A statue in tribute to artist LS Lowry is to be put up at the top of the Knott End Ferry Slip.
The famous artist will be commemorated with a statue of one of his famously painted matchstick men and his dog, which will be located on the ferry slip included in several of Lowry’s paintings.
The project, which was given £2,000 by Wyre Council and a further £3,000 by Preesall Town Council, comes as part of Wyre Council’s ‘shaping your neighbourhood’ initiative which was set up to benefit residents in Wyre.
The statue, which is being made by designer Tom Elliot from architectural company M-tec, will be made from stainless steel and stand at more than 5ft tall.
Mayor of Preesall Philip Orme said: “We decided this year that instead of having a mayor’s charity we would work towards a project and the whole idea of it was to get more people into the village and give them something to look at, so hopefully, fingers crossed, it works.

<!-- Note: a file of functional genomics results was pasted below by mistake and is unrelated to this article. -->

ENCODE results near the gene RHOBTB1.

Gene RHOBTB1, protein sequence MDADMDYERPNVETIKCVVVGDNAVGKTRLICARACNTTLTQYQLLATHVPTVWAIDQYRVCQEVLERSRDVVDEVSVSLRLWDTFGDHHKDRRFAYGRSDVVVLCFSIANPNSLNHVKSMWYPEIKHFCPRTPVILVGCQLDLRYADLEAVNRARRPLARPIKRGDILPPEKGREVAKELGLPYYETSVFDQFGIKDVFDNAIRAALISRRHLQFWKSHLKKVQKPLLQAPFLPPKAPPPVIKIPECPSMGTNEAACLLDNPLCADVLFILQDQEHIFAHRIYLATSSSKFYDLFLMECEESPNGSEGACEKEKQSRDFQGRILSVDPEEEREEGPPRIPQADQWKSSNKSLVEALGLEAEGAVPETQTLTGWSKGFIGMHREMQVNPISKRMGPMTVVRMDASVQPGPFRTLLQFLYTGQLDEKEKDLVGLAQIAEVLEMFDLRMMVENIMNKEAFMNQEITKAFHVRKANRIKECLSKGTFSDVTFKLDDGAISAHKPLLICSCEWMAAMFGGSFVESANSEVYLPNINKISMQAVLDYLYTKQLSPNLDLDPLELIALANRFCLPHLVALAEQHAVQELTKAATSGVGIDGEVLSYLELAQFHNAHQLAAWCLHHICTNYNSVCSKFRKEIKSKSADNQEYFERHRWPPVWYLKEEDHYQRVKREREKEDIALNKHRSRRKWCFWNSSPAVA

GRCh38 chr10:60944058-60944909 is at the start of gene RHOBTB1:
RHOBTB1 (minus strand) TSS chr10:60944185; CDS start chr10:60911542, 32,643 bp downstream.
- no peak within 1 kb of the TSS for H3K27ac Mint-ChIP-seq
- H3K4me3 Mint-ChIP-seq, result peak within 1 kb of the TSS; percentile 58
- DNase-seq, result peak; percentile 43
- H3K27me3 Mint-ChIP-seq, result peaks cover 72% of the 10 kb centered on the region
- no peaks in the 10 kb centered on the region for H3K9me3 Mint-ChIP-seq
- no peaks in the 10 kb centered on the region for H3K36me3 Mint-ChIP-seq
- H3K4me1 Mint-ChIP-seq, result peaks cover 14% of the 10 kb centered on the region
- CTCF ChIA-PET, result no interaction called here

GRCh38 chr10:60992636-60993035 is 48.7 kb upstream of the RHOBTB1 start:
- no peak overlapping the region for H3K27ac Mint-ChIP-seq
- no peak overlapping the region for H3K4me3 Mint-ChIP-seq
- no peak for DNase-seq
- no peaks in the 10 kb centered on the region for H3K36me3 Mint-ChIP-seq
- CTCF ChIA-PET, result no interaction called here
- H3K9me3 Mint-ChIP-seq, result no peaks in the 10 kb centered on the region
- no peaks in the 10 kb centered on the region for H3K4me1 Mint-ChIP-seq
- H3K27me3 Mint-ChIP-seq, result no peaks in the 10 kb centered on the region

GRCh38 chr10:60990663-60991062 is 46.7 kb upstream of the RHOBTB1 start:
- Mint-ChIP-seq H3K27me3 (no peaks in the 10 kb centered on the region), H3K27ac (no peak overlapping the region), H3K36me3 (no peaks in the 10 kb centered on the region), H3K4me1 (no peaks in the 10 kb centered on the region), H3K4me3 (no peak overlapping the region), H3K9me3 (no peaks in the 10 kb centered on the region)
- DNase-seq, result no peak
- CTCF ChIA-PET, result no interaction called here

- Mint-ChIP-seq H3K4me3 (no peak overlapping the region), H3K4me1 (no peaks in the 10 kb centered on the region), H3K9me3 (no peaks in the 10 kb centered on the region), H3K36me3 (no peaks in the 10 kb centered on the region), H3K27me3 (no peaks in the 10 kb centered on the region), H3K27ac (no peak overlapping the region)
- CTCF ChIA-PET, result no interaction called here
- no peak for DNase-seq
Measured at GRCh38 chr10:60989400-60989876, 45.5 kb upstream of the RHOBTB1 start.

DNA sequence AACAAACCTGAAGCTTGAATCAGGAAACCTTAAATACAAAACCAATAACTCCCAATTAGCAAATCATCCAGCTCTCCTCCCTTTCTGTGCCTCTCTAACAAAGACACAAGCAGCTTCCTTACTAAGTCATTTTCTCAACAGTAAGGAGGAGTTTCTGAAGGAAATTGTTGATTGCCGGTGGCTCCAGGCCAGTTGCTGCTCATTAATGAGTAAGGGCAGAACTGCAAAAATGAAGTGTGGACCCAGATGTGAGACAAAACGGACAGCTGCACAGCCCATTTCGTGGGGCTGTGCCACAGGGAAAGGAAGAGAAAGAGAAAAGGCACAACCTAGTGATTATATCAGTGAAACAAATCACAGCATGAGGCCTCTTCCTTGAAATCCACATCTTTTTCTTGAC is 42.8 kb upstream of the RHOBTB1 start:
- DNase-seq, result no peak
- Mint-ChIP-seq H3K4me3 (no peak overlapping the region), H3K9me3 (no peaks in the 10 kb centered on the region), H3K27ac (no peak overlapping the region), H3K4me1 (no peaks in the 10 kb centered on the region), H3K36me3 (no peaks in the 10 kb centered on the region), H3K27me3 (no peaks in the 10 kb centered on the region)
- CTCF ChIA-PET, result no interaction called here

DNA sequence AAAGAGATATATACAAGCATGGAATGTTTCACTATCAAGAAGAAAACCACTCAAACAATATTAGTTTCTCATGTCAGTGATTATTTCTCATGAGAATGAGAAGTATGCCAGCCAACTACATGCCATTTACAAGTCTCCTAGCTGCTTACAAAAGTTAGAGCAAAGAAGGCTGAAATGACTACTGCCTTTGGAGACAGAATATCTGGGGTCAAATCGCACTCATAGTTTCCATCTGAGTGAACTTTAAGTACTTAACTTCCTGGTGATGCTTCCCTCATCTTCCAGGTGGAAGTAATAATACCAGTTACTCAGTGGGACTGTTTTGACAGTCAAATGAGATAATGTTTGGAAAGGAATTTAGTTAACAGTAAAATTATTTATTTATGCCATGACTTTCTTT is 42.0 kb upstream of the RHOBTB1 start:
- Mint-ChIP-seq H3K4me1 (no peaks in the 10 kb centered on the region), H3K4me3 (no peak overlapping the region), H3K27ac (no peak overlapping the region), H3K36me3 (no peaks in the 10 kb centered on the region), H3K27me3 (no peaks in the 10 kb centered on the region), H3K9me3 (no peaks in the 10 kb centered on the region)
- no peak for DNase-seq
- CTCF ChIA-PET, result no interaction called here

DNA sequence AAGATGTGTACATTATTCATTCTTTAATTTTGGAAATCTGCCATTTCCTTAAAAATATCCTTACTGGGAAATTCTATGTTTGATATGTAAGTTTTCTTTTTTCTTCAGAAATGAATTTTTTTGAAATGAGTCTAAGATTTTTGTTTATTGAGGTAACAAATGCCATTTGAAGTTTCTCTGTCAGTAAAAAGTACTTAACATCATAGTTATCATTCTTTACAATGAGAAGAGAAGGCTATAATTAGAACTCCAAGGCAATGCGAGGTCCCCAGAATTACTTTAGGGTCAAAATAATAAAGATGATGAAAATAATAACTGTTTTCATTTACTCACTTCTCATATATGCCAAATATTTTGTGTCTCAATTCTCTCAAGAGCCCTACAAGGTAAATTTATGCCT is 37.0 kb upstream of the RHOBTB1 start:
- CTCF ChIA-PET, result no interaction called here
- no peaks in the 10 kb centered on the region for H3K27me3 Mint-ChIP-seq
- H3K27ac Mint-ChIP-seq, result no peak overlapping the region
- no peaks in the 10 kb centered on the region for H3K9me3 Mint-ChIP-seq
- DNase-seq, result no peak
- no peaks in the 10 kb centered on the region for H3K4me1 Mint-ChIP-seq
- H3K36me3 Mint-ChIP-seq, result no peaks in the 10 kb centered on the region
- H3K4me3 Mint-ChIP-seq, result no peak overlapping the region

“There has been flood protection work done on the sea wall and there is a platform on that where the statue will go.
“M-tec has been great because they are actually doing the project at a miniscule of what the cost would have been because they are doing it as an apprenticeship scheme and the designer Tom is a local man in Hambleton who wanted to do a local project.”
It has been reported that LS Lowry often stayed in the boarding houses on the front in Knott End and used the Ferry slip in several of his paintings famously known as ‘The Ferry Slip at Knott End’ and ‘The Lunevale’.
Lowry, whose full name was Laurence Stephen, was an English artist born in Stretford and became famous for painting scenes of life in the industrial districts of North West England in the mid-20th century.
He developed a distinctive style of painting and is best known for his urban landscapes peopled with human figures often referred to as “matchstick men”.
It is hoped that the statue, which will be mounted on a patch of cobbles, will be installed by the start of May and will be accompanied by visitor information boards explaining the artist’s connection to the area.